There is a lot of misinformation out there.
Data usually comes from two different sides, typically from industries that pay for the studies and biased results.
In the book Unsavory Truth: How Food Companies Skew the Science of What We Eat, Marion Nestle discusses this problem in great detail.
To make matters worse, these biased studies find their way to social media where things are shared recklessly by people unable or unwilling to dig a little further. Because of this, false and biased information spreads quickly and people build opinions that aren’t based in reality.
It can be hard to understand what actually happens beyond social media echo chambers.
And while it may seem comfortable to accept information that aligns with your chosen narrative, it can also be extremely dangerous.
When it comes to politically charged topics, things become even more complicated.
People prefer to stick with the narratives presented from their side of the aisle. So if scientific data comes along that clashes with the narrative they follow, people will tend to blame “fake news” due to their unwillingness to accept (or even consider) information that doesn’t align with their political affiliation.
This is happening a lot more in the Age of Social Media. Because people’s newsfeeds are constantly bombarded with the same talking points, the same articles from the same sources, and the same memes, it becomes much more difficult to engage in civil discourse with someone that votes differently from you.
Pressing issues like climate change are now polarized and discussing ways to decrease humanity’s role and impact has become more challenging than ever.
To make things more challenging, talking about major contributors to climate change, like factory farming and dairy farming, challenge people’s habits. If there is one thing people do not like, it is changing their habits.
So how is factory farming, especially dairy farming, causing such a large impact with climate change?
What is the Dairy Industry
The dairy industry is the large-scale practice of breeding and raising cows for the sole purpose of using their milk for the production of food.
There are many different products that come from the milk extracted on dairy farms. Most of these products become food for human consumption. Some of the most common products are milk, ice cream, butter, yogurts, and cheeses.
Many people have a false image of what the dairy industry is and what a dairy farm actually looks like. The reality for dairy cows is far different than what the cartoon on your milk carton might otherwise suggest.
In fact, many vegetarians continue consuming dairy products because they believe that because dairy cows aren’t killed, it is okay to consume their milk. That is the justification of many vegetarians (myself included!) before becoming vegans.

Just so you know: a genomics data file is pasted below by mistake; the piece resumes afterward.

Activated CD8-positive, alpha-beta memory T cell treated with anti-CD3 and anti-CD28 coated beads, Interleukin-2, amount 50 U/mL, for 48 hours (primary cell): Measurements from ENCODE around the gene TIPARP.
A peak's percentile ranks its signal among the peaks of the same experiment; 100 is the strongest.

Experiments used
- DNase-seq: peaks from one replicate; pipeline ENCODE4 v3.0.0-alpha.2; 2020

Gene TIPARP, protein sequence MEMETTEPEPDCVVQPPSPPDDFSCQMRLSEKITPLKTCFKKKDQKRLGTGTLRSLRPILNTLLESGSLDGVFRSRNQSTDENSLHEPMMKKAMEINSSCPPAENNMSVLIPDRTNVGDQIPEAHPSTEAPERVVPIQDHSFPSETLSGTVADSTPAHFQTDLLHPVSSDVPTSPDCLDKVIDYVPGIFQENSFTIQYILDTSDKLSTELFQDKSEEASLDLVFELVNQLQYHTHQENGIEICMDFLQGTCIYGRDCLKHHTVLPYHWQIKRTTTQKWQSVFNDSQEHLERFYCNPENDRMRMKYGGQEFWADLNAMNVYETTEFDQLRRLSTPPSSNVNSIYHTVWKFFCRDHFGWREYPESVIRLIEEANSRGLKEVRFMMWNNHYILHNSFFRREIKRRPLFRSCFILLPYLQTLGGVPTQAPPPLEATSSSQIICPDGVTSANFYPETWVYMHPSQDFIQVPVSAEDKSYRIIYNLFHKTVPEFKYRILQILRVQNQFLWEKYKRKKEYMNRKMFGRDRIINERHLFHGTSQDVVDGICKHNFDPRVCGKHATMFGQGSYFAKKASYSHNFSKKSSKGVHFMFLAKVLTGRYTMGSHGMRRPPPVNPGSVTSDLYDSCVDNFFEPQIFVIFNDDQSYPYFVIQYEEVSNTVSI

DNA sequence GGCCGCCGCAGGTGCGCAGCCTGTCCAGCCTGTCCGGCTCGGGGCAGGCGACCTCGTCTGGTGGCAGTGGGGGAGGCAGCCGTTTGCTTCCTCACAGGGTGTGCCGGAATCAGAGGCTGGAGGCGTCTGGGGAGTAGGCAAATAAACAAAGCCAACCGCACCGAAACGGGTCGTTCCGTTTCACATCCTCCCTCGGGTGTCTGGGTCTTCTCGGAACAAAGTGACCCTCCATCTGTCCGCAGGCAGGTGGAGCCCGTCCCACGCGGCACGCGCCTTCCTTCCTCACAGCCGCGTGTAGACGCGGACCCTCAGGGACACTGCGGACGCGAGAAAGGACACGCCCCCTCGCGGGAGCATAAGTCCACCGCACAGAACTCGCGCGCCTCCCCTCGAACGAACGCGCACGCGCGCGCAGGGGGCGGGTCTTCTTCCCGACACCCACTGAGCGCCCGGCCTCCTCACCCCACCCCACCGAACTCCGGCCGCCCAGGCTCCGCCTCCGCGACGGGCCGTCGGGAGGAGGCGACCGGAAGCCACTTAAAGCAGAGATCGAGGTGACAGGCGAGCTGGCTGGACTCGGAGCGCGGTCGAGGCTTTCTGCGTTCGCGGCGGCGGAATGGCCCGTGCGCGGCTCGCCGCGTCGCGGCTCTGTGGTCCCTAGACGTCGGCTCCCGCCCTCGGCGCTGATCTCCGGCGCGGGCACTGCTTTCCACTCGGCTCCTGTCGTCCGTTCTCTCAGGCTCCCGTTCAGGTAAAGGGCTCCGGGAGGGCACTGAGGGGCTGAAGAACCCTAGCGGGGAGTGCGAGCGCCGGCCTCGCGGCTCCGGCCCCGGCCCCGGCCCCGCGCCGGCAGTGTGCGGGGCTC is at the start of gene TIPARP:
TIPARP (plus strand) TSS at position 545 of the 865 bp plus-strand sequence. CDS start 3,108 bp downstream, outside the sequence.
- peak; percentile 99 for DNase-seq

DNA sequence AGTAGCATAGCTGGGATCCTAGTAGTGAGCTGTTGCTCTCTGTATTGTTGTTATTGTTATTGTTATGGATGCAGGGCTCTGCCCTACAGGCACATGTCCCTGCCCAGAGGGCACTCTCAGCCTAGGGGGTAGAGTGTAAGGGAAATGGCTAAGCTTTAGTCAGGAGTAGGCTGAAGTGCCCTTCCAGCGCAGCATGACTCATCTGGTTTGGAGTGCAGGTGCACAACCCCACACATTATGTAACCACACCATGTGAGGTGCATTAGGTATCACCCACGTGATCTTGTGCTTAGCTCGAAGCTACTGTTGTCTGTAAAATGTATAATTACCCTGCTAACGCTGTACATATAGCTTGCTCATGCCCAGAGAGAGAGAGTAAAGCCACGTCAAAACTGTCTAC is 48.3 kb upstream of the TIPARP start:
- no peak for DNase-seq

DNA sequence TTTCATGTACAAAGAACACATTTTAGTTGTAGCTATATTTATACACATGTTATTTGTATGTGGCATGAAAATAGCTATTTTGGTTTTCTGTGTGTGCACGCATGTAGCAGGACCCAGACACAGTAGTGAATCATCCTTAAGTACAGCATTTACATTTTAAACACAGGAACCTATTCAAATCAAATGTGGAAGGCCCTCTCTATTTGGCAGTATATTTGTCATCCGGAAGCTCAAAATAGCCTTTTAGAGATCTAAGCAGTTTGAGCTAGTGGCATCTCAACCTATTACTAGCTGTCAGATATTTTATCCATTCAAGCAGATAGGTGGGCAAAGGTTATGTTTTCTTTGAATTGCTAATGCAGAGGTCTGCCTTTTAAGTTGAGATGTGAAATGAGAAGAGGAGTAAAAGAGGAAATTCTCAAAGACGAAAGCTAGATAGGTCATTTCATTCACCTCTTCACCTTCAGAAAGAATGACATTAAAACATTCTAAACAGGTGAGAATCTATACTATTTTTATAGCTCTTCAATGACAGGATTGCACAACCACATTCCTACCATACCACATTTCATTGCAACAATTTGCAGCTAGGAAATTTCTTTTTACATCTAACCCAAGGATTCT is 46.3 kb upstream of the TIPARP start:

The shocking realities of the dairy industry are becoming more exposed with time and people are beginning to see the truth behind their milk and cheese.
It almost seems that many people just assume cows produce milk because that’s what cows do. They seem to forget that cows produce milk because they become pregnant just like us.
Because of this, the dairy industry produces a reality of cyclical suffering and systemic cruelty for the dairy cows that are forcefully impregnated from a very young age and then sent to slaughter when they can no longer produce. And all of the males from those forced pregnancies? They are either slaughtered shortly after being born (as that’s cheaper than raising them) or sent off to become veal.
Not quite the same as the happy cow on the green pasture in front of the red barn.
How Many Dairy Cows Are There Worldwide?
At any given moment, there are approximately 264 million dairy cows living on dairy farms around the world.
Those cows produce an average of 600 million tons of milk against their will.
The authors of Profits, Costs, and the Changing Structure of Dairy Farming share some fascinating statistics about dairy farms in the US.
For example, the number of US farms with dairy cows dropped by 88% from 1970 to 2006. The total number of dairy cows in the same time period fell from 12 million to 9.1 million. But during this time period, the US population grew as did its consumption of dairy products. But how is that possible if there were 3 million fewer cows in 2006 compared to 1970? Cows were bred and forced to double their milk production. Because of that, total milk production went up, and the average milk production per farm increased twelvefold.